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I have about 50Gb worth of files that was stored in S3. Yesterday I stupidly added a lifecycle rule to transfer files that were more than 30 days old from S3 to Glacier not realising that this will disable the public link to the original file.

I actually really need these files to stay in S3 as they are images and drawings that are linked on our website.

I've have requested a restore of the files from Glacier, however as far as I understand this has limits for the number of days that the files will be available for before they go back to Glacier.

I was thinking that I am going to have to create a new bucket, then copy the files across to it and then link that new bucket up to my website.

My questions:

  1. I was wondering if there is a way to do this without having to copy my files to a new bucket?

  2. If I just change the storage class of the file once it is back in S3 will this stop it going back to Glacier?

  3. If I have to copy the files to a new bucket I'm assuming that these copies won't randomly go back to Glacier?

I'm quite new to S3 (as you can probably tell by my bone-headed mistake) so please try to be gentle

6

You don't need a new bucket. You restore the objects from glacier (temporarily) and then overwrite them using the COPY operation, which essentially creates new objects and they'll stay around. Needless to say, you'll need to disable your aging-away-to-glacier lifecycle.

Temporary restore:

aws s3api restore-object --restore-request Days=7 --bucket <bucketName> --key <keyName>

Replace with copied object:

aws s3 cp s3://bucketName/keyName s3://bucketName/keyName --force-glacier-transfer --storage-class STANDARD

Docs say:

The transition of objects to the GLACIER storage class is one-way.

You cannot use a lifecycle configuration rule to convert the storage class of an object from GLACIER to STANDARD or REDUCED_REDUNDANCY storage classes. If you want to change the storage class of an archived object to either STANDARD or REDUCED_REDUNDANCY, you must use the restore operation to make a temporary copy first. Then use the copy operation to overwrite the object as a STANDARD, STANDARD_IA, ONEZONE_IA, or REDUCED_REDUNDANCY object.

Ref.

...going back to Glacier

Being pedantic for a moment, the archived objects aren't moving between s3 and glacier, they're permanently in glacier and temporary copies are made in S3 - It's important to note that you're paying for both glacier and s3 when you temporarily restore them. Once your retention period expires, the S3 copies are deleted.

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    Thanks, I understand how this works a little better now. In the end I needed to use the command aws s3 cp s3://mybucket s3://mybucket --force-glacier-transfer --storage-class STANDARD --recursive in order to make my copies. – Pete Dermott Aug 6 '18 at 7:43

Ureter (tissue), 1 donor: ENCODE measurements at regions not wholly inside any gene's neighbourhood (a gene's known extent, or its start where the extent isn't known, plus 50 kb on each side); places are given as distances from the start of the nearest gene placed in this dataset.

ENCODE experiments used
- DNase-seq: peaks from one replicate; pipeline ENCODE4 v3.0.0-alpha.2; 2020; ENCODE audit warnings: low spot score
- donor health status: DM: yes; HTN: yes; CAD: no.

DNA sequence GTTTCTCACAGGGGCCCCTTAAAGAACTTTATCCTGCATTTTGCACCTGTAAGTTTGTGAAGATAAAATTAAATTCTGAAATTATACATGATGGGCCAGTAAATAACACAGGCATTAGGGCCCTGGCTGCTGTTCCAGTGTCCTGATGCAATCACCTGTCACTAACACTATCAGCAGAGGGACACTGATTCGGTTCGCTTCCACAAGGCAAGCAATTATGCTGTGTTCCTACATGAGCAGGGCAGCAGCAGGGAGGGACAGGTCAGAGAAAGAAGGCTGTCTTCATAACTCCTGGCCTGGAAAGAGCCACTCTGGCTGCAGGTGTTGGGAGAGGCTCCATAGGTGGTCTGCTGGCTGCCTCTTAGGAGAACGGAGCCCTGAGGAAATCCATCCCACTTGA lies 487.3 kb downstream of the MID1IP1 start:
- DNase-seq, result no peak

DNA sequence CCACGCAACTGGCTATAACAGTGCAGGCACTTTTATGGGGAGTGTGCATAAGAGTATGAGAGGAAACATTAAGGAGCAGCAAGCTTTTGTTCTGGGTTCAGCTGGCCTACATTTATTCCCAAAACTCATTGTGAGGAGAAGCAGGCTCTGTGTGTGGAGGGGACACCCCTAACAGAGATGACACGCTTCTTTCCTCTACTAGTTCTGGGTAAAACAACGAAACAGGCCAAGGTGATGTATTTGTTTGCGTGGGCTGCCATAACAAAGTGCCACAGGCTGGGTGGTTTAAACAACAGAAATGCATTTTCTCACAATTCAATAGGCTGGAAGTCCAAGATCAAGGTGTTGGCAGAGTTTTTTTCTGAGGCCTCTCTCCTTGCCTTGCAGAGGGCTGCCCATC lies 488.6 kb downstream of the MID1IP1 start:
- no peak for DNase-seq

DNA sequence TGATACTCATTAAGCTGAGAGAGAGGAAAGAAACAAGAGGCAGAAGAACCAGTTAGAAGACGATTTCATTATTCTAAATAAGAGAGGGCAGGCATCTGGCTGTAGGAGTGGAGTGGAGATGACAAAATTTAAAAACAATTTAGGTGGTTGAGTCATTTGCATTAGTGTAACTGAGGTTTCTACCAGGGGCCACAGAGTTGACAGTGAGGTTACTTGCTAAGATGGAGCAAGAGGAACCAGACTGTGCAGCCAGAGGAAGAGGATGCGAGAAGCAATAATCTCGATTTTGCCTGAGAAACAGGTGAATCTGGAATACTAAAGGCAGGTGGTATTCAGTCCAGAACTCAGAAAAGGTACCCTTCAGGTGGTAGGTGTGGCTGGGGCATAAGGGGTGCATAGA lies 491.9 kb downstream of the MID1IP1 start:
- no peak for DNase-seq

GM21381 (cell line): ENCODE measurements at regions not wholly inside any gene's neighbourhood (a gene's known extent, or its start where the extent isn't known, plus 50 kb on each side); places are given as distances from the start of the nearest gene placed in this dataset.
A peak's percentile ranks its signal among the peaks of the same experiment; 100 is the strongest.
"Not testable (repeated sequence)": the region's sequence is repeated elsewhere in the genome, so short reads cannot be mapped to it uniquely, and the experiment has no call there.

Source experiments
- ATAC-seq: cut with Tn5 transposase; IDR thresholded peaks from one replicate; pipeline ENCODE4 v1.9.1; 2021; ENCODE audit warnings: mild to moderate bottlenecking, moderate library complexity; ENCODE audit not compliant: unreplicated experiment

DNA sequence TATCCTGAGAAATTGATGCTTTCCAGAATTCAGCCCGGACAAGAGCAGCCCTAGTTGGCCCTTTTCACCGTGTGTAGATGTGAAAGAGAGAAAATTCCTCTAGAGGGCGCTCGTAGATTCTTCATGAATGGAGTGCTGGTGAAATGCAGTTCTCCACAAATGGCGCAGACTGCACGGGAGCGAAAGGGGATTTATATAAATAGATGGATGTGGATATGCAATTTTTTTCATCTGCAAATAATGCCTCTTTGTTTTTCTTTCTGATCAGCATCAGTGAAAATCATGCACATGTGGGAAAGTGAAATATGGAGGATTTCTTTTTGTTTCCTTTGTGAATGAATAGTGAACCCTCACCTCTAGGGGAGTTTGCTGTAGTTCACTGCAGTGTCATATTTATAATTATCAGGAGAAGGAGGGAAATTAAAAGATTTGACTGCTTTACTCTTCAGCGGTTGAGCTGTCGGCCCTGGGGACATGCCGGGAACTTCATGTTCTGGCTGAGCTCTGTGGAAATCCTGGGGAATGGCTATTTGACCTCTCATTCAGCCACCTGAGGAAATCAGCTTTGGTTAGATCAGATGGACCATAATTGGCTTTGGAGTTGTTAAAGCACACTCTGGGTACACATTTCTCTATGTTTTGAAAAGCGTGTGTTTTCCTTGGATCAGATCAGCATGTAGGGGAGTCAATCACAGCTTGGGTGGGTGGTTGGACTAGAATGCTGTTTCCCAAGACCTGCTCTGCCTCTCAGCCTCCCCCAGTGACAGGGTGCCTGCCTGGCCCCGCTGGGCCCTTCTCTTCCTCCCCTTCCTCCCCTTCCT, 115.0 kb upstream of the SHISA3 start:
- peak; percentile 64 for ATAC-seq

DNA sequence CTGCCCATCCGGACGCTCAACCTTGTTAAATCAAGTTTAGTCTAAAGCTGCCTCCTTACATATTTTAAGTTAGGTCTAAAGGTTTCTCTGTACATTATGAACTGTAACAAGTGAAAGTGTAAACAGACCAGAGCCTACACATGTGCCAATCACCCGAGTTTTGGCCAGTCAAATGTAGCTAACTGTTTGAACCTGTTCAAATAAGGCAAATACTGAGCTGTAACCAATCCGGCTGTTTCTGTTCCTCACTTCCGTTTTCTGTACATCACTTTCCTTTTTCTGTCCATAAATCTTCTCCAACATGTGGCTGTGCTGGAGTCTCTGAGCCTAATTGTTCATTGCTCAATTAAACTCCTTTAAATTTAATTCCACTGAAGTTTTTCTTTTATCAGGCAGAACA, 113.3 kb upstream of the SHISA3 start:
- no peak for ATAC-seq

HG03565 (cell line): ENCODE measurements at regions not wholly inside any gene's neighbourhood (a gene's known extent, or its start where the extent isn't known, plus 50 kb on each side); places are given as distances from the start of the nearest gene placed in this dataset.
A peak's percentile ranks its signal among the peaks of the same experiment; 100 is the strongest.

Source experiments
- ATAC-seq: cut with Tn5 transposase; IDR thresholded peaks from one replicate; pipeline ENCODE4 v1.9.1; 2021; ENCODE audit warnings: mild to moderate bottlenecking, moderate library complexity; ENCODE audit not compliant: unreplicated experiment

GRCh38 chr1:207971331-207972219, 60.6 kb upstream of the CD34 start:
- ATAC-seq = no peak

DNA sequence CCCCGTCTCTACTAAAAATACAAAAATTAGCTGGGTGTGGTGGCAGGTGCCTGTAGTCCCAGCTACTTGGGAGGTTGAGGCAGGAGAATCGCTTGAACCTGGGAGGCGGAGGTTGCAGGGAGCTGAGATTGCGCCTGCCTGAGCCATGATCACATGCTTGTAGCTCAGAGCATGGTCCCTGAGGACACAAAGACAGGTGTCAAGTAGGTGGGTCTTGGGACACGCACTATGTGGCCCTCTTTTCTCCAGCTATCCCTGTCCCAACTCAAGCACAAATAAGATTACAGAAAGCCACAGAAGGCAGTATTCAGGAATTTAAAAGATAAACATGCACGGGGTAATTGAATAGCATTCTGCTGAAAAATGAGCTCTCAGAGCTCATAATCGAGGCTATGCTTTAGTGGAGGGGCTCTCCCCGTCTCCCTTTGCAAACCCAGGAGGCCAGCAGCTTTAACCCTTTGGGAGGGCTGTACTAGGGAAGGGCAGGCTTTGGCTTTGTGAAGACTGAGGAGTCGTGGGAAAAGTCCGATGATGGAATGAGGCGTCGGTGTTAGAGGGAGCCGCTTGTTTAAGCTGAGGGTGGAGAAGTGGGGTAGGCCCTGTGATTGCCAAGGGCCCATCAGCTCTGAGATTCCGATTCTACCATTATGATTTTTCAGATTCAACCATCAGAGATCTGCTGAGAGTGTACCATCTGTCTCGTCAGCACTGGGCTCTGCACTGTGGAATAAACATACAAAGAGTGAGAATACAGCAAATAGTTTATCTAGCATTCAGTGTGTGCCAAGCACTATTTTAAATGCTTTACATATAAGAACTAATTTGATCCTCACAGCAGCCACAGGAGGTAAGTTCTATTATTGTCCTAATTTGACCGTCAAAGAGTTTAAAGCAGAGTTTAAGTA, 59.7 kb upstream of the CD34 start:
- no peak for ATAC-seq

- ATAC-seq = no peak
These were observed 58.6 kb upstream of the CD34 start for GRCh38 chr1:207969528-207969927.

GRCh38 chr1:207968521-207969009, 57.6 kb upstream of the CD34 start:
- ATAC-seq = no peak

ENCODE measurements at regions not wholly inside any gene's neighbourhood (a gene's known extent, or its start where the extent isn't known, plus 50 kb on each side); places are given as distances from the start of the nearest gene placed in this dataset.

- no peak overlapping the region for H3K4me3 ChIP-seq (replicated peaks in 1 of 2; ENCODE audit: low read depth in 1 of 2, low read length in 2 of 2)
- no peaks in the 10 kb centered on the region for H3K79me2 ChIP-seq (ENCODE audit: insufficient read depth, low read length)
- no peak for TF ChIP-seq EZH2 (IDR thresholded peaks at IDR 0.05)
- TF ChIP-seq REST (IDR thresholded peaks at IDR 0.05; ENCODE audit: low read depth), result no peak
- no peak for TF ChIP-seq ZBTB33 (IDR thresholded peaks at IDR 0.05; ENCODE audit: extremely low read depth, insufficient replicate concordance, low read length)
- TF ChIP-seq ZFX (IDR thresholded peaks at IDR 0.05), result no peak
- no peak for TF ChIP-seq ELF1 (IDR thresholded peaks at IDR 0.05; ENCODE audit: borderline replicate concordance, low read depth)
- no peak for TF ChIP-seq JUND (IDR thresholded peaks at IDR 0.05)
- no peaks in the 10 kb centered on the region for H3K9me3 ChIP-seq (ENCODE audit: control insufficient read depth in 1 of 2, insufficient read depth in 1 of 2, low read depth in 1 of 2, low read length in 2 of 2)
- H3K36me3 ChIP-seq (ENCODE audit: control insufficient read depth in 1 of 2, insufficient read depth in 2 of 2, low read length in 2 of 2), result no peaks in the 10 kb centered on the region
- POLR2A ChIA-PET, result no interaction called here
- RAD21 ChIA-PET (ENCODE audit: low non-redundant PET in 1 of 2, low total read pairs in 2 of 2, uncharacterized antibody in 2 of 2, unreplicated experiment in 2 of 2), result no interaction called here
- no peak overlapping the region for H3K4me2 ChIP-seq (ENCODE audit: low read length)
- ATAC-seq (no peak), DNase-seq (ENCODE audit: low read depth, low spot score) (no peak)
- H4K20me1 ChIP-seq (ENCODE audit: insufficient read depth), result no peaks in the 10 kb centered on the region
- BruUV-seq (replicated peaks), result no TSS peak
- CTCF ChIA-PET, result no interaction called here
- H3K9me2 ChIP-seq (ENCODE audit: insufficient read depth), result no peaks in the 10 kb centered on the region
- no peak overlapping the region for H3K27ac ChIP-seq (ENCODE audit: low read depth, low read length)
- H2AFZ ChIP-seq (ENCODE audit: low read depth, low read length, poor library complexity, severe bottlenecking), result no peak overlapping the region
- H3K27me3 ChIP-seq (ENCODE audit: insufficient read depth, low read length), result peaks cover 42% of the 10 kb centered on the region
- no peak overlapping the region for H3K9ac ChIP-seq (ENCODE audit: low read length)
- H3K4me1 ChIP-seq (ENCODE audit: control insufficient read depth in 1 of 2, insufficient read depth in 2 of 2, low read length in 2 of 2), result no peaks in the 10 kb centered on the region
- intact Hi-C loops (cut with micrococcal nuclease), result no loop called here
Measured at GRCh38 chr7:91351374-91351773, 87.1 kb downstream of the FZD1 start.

5

To provide a complete answer I've combined two other SO posts:

Step one temporarily restore everything:

  1. Get a listing of all GLACIER files (keys) in the bucket (you can skip this step if you are sure all files are in Glacier).

    aws s3api list-objects-v2 --bucket <bucketName> --query "Contents[?StorageClass=='GLACIER']" --output text | awk -F '\t' '{print $2}' > glacier-restore.txt

  2. Create a shell script and run it, replacing your "bucketName".

    #!/bin/sh
    
    IFS=$'\n'
    for x in `cat glacier-restore.txt`
      do
        echo "Begin restoring ${x}"
        aws s3api restore-object --restore-request Days=7 --bucket <bucketName> --key "${x}"
        echo "Done restoring ${x}"
      done
    

Credit Josh & @domenic-d.

Step two for permanent restore:

aws s3 cp s3://mybucket s3://mybucket --force-glacier-transfer --storage-class

done and done.

Credit to @pete-dermott's comment here.

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    I needed to add -F '\t' flag to the awk command to make it work for filenames with spaces. – Maros Jun 4 '20 at 19:53
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I used the following command to restore S3 object from the Amazon Glacier storage class :

aws s3api restore-object --bucket bucket_name --key dir1/sample.obj --restore-request '{"Days":25,"GlacierJobParameters":{"Tier":"Standard"}}'

Here a temporary copy of the object is made available for the duration specified in the restore request, such as the 25 days used in the above command.

If the JSON syntax used in the example results in an error on a Windows client, replace the restore request with the following syntax:

--restore-request Days=25,GlacierJobParameters={"Tier"="Standard"}

Note: This will only create a temporary copy of the object for the specified duration.You have to make use of the copy operation to overwrite the object as a Standard object.

To change the object's storage class to Amazon S3 Standard use the following command:

aws s3 cp s3://bucket_name/dir1 s3://bucket_name/dir1 --storage-class STANDARD --recursive --force-glacier-transfer

This will recursively copy and overwrite existing objects with the Amazon S3 Standard storage class.

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